A passive-aggressive narcissist combines the traits of narcissistic personality disorder (NPD) with passive-aggressive behavior, resulting in a unique and often confusing profile. Some key characteristics of a passive-aggressive narcissist include:

1. External Facade of Humility: While they may appear humble and self-effacing on the surface, underneath lies a deep-seated sense of entitlement and superiority. They may use their apparent humility as a manipulative tool to gain sympathy and attention.

2. Indirect Expression of Anger: Instead of openly expressing their anger or frustration, a passive-aggressive narcissist may resort to subtle, indirect methods such as sarcasm, backhanded compliments, or subtle sabotage. This allows them to maintain a facade of innocence while still exerting control and asserting dominance. It also gives them the upper hand in case of them not getting the results they intended. The hurt or pain caused by the person they threaten means nothing to them, only the outcome that benefits them.

3. Manipulative Tactics: Like other narcissists, a passive-aggressive narcissist is skilled in manipulation. They may use guilt, emotional blackmail, or passive resistance to get what they want without appearing overtly aggressive, confrontational, and remaining their “innocence” intact.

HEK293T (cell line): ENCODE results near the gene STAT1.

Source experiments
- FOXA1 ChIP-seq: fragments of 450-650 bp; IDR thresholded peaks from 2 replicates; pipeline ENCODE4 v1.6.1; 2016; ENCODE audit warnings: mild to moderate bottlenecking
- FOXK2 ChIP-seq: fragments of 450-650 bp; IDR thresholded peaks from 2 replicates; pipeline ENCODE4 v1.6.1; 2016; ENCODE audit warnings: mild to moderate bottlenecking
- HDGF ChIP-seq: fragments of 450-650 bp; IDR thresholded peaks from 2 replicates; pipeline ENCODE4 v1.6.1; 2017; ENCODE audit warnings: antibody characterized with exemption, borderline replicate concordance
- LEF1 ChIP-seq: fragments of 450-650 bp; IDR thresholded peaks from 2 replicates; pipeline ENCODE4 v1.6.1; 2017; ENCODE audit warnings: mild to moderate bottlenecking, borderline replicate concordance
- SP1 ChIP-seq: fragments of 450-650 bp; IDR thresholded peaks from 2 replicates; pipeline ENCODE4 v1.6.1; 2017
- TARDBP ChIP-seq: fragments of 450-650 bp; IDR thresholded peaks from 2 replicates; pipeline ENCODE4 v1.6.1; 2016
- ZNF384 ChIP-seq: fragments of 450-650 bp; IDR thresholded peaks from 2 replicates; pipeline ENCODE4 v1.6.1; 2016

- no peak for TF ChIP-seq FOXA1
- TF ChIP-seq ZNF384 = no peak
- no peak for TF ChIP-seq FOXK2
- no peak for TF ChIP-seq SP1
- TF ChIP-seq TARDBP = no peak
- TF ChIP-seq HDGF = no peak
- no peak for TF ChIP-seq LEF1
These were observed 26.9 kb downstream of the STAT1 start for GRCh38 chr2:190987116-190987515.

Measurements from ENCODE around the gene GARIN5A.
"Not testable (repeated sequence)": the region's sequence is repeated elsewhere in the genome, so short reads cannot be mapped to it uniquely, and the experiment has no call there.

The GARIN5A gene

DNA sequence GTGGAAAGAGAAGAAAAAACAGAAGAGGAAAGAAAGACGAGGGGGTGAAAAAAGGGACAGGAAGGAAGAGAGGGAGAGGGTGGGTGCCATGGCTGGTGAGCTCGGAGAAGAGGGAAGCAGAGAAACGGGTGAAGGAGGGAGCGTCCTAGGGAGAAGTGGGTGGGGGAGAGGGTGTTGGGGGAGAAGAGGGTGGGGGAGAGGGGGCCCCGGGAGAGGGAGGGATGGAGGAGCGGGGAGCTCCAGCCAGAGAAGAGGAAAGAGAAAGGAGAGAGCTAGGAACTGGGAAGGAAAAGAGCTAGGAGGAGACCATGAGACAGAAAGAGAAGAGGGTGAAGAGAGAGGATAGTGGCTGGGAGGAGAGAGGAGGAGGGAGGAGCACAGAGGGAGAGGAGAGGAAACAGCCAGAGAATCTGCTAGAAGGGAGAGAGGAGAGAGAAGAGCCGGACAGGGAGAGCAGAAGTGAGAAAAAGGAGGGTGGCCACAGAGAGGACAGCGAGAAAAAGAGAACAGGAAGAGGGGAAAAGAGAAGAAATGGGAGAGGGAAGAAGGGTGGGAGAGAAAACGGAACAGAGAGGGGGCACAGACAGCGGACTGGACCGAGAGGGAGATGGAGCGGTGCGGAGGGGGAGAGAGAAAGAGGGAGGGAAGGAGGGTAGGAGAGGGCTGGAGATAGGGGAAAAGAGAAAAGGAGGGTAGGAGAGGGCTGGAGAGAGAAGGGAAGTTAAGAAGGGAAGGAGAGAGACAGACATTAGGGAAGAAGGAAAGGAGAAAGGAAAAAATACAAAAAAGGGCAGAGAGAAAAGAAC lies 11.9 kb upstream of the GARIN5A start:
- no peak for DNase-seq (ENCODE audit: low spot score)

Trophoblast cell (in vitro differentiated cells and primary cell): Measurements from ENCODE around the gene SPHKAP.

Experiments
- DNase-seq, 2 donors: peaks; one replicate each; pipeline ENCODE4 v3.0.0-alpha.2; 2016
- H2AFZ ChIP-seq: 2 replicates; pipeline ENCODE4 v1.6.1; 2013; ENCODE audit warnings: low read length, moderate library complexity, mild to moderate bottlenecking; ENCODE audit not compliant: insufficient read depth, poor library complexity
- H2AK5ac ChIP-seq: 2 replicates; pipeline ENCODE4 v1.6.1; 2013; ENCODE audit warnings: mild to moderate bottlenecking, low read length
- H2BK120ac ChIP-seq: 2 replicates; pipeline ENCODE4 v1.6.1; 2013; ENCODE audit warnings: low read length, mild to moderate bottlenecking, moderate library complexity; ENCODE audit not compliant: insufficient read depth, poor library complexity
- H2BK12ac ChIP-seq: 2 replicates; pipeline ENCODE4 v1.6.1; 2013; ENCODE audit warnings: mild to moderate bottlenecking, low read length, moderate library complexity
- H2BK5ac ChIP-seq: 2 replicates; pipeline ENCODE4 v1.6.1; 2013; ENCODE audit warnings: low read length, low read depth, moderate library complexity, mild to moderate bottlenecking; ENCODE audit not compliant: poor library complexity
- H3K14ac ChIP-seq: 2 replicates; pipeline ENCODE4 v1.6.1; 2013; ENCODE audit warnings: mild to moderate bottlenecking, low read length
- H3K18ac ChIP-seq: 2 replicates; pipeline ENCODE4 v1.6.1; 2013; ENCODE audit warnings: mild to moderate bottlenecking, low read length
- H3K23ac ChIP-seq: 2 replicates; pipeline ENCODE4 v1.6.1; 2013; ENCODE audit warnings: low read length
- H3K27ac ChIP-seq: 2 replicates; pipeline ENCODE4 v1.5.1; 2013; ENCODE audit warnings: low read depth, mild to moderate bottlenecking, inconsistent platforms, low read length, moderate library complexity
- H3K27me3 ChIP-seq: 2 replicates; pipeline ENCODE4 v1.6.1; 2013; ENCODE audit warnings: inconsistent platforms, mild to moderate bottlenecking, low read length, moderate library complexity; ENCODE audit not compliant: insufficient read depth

4. Fear of Abandonment: Despite their facade of self-assurance, many passive-aggressive narcissists harbor a deep-seated fear of abandonment. This fear can drive them to engage in manipulative behaviors to maintain control and avoid rejection. Thought this method are usually only found in people who have grown up without caring families.

5. Lack of Accountability: THIS IS A BIG ONE- Taking responsibility for their actions can be a challenge for a passive-aggressive narcissist. They may deflect or blame onto others, make excuses, or play the victim to avoid facing consequences for their behavior.Behaviors of a Passive-Aggressive Narcissist

The behaviors exhibited by a passive-aggressive narcissist can be both subtle and perplexing. Some common behaviors include:

1. Procrastination: Intentionally delaying tasks or responsibilities as a form of passive resistance or to avoid taking accountability.

2. Sarcasm and Backhanded Compliments: Using sarcasm or giving compliments with underlying criticism to subtly undermine others and assert dominance. (i.e. “That’s impressive- would be more impressive if it was like what I did….)

3. Avoidance: Avoiding direct confrontation or communication about issues that they are the center of, instead choosing to express dissatisfaction or resentment indirectly.